Monday, September 3, 2012

Standing There, Stupid

This mom I know from the Offsprung days, this mom I didn’t know very well but who was a vibrant, funny, sharp-as-nails presence in our little community, this mom who disappeared for a while to battle cancer and then came back, sharp as ever, keeping in touch even after the cancer returned…she died yesterday.

Words fail. And yet, here I am grappling with them anyway. It’s either that or just stand there, stupid.

I’m usually not much of a “rage, rage against the dying of the light” kind of gal. But come the fuck on. She was in her late thirties. She leaves behind a little boy. Whatever tenuous faith I may have had that we live in a Universe that somehow knows we’re here and cares deeply about us as individuals has been rocked to the core. I can only see this as a cruel and random accident, period.

I turned 43 a few days ago. While my own health is, thankfully, only plagued by the minor little annoyances of aging, I can’t help but notice that cancer is becoming less and less of a stranger. A former coworker. A friend’s husband. A favorite writer. A neighbor we haven’t seen in a while suddenly sporting a head scarf. A dear old friend from college with whom I shared some of the most joyful, raucous, carefree days of youth.

It’s absurdly and morbidly reminiscent of when we were in our twenties and those first few friends started to get married. You go to that wedding, sit at the Gen-X kids table and indulge in the open bar while you marvel over how “old” we’re all becoming. Next thing you know, everybody’s having babies. Next thing you know…this. Suddenly the “We are SO old” thing seems a lot less funny.

Everyone makes their peace with mortality in different ways. Or not. It’s a deeply personal business. I’m not here to tell anyone how to feel. I don’t even know how I feel. In the abstract, I can manage a beginner-Buddhist-like peace with it. But when flat-out faced with it like this, it becomes an impossibly bitter thing to simply breathe in, breathe out, and accept.

How could anyone possibly make peace with leaving all this behind? All these attachments that are, in Buddhism, the cause of suffering – wanting to live to see the kids’ science fairs and high school musicals and weddings; wanting to blaze new trails for special education; wanting to finally take that trip to southern France with Mr. Black; clocks ticking and mama’s sunflowers and food and coffee.

And how can we possibly make peace with this friend of ours simply being gone? With this little boy losing his mother? Is there any peace to be made with that?

Well…I suppose there must be. I suppose the other options are even more heartbreaking and exhausting in the long run. This is the path, whether we rage against it or not. And somehow, impossible as it seems, life moves us along. A mother and a friend is gone, and I’m just standing there, stupid.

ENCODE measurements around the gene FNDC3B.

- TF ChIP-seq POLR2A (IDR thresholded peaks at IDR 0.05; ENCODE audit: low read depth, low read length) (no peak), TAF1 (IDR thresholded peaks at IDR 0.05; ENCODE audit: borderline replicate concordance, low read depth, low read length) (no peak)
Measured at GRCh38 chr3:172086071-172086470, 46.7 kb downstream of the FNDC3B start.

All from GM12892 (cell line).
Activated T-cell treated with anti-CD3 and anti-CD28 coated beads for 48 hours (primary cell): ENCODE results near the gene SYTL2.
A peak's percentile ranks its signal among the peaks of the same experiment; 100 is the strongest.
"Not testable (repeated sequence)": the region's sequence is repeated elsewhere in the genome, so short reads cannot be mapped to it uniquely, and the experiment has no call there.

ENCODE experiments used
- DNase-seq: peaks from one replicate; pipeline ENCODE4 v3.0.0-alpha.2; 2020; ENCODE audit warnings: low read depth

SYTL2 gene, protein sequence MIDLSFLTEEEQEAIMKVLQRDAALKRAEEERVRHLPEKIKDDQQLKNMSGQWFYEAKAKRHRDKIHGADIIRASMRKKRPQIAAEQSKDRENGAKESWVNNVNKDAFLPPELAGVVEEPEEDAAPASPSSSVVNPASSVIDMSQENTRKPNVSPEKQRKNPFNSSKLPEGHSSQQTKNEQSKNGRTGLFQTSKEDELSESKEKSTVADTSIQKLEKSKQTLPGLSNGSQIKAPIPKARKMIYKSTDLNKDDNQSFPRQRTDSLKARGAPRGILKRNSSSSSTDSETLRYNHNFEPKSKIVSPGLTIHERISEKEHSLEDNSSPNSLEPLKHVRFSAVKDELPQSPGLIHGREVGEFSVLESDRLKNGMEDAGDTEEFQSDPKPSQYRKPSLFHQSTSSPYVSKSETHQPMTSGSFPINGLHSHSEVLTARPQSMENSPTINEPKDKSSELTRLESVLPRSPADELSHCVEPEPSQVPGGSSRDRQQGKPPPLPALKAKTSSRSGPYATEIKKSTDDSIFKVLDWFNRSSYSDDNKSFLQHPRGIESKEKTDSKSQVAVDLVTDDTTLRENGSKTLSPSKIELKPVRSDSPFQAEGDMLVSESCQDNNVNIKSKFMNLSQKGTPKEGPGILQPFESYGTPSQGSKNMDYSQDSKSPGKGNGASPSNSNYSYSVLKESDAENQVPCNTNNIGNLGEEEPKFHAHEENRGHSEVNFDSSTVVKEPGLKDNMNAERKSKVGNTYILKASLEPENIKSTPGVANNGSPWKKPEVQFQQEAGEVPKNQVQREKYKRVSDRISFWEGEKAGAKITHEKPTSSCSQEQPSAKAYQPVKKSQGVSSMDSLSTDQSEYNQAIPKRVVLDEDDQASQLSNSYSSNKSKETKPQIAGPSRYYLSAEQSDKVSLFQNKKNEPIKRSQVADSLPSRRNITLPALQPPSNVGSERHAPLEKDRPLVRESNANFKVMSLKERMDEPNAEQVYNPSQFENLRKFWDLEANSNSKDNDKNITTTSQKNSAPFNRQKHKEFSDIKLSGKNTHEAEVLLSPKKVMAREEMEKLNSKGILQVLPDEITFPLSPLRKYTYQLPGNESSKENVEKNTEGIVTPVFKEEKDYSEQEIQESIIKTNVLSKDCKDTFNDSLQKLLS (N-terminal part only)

It makes me simply want to apologize.

I’m sorry, my friend. What a cruel and ridiculous mistake it was for you and your family to go through this. I wish it hadn’t happened to you, or to anyone, ever.

I’m sorry life will keep moving, gradually making us more and more familiar with the loss until it’s only a sharp little pin sticking poignantly under layers of day-to-day minutiae.

I’m sorry I didn’t do or say everything I possibly could have done or said.

I’m sorry we get to still be here when you’re not. We are no more deserving of that privilege than you. The unfairness is beyond comprehension.

I’m sorry that all I can do now is to offer deeply sincere condolences and wish you and your family all the comfort and peace in the world. I hope that somehow that can be enough.

As for the rest of my friends…well…it’s like this.

The older I get, the harder it is to hang on to the “carpe diem” idealism of my youth. You can’t just go around telling people how much you love them all the time. They think you’re nuts. Or needy. Or secretly in love with them, which makes them nervously duck into the other room when they see you coming. But at a time like this, it needs to be said.

Friends, I love you anyway, in spite of all the world weariness and Zoloft-alleviated sensibilities. I love you a lot. You keep me inspired, energized, highly amused and intrigued. You’re the reason why I can’t drag my sorry ass off Facebook. You are the wind beneath my madly typing fingers.

There’s not much we can do in the face of a tragedy like this one. But at least we can be there for each other.

Rest in peace, dear friend.


Jen said...

Beautiful post Toby. I am so sorry for the loss of your friend. A friend's husband, 40 years old, died because of cancer yesterday as well leaving her and her 4 boys behind. My father's best friend was diagnosed with lung cancer this week too..57 years young, an avid cyclist, never smoked a day in his life. It is terminal. I don't remember cancer being so prevalent when I was younger..maybe I just wasn't aware of it. In any case, it isn't fair and should not happen to anyone.

Teacher Tom said...

I'm sorry about your friend, Toby. And like Jen says, "beautiful."

Not that you're asking for spiritual advice, but the older I get the more I find myself taking comfort, not in Buddhism and it's idea that "the glass was already broken," but rather in the Jewish concept of eternal life in which we live on in the stories that the living tell about us. It's the kind of pragmatic, concrete spiritualism that appeals to my rather hidebound brain. And telling stories about loved ones is at least a "real" thing we can do once we've finished standing there, stupid.

DGB said...

I was stunned silent when I learned the news late last night. I'm really happy you found the beautifully profound words to express it.

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